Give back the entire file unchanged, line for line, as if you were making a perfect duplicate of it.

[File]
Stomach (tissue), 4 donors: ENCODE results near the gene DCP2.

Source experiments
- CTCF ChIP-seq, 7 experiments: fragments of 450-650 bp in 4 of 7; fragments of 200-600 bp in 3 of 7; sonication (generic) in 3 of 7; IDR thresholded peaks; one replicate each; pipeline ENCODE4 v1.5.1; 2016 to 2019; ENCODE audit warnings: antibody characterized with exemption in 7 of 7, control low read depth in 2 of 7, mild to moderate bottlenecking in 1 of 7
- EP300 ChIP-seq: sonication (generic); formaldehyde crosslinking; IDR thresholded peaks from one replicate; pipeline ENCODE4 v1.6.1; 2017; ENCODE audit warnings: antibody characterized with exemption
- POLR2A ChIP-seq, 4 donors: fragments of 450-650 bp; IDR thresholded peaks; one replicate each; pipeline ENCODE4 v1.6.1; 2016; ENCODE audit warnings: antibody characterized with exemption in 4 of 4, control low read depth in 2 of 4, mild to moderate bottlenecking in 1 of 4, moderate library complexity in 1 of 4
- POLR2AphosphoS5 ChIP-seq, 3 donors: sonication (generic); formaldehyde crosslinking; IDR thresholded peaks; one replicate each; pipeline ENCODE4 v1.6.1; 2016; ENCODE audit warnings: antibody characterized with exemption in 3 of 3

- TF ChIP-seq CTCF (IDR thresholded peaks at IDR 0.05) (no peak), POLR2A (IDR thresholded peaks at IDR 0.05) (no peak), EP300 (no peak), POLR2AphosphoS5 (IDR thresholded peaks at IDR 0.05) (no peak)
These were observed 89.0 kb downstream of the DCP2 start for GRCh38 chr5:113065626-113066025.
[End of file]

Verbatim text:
Stomach (tissue), 4 donors: ENCODE results near the gene DCP2.

Source experiments
- CTCF ChIP-seq, 7 experiments: fragments of 450-650 bp in 4 of 7; fragments of 200-600 bp in 3 of 7; sonication (generic) in 3 of 7; IDR thresholded peaks; one replicate each; pipeline ENCODE4 v1.5.1; 2016 to 2019; ENCODE audit warnings: antibody characterized with exemption in 7 of 7, control low read depth in 2 of 7, mild to moderate bottlenecking in 1 of 7
- EP300 ChIP-seq: sonication (generic); formaldehyde crosslinking; IDR thresholded peaks from one replicate; pipeline ENCODE4 v1.6.1; 2017; ENCODE audit warnings: antibody characterized with exemption
- POLR2A ChIP-seq, 4 donors: fragments of 450-650 bp; IDR thresholded peaks; one replicate each; pipeline ENCODE4 v1.6.1; 2016; ENCODE audit warnings: antibody characterized with exemption in 4 of 4, control low read depth in 2 of 4, mild to moderate bottlenecking in 1 of 4, moderate library complexity in 1 of 4
- POLR2AphosphoS5 ChIP-seq, 3 donors: sonication (generic); formaldehyde crosslinking; IDR thresholded peaks; one replicate each; pipeline ENCODE4 v1.6.1; 2016; ENCODE audit warnings: antibody characterized with exemption in 3 of 3

- TF ChIP-seq CTCF (IDR thresholded peaks at IDR 0.05) (no peak), POLR2A (IDR thresholded peaks at IDR 0.05) (no peak), EP300 (no peak), POLR2AphosphoS5 (IDR thresholded peaks at IDR 0.05) (no peak)
These were observed 89.0 kb downstream of the DCP2 start for GRCh38 chr5:113065626-113066025.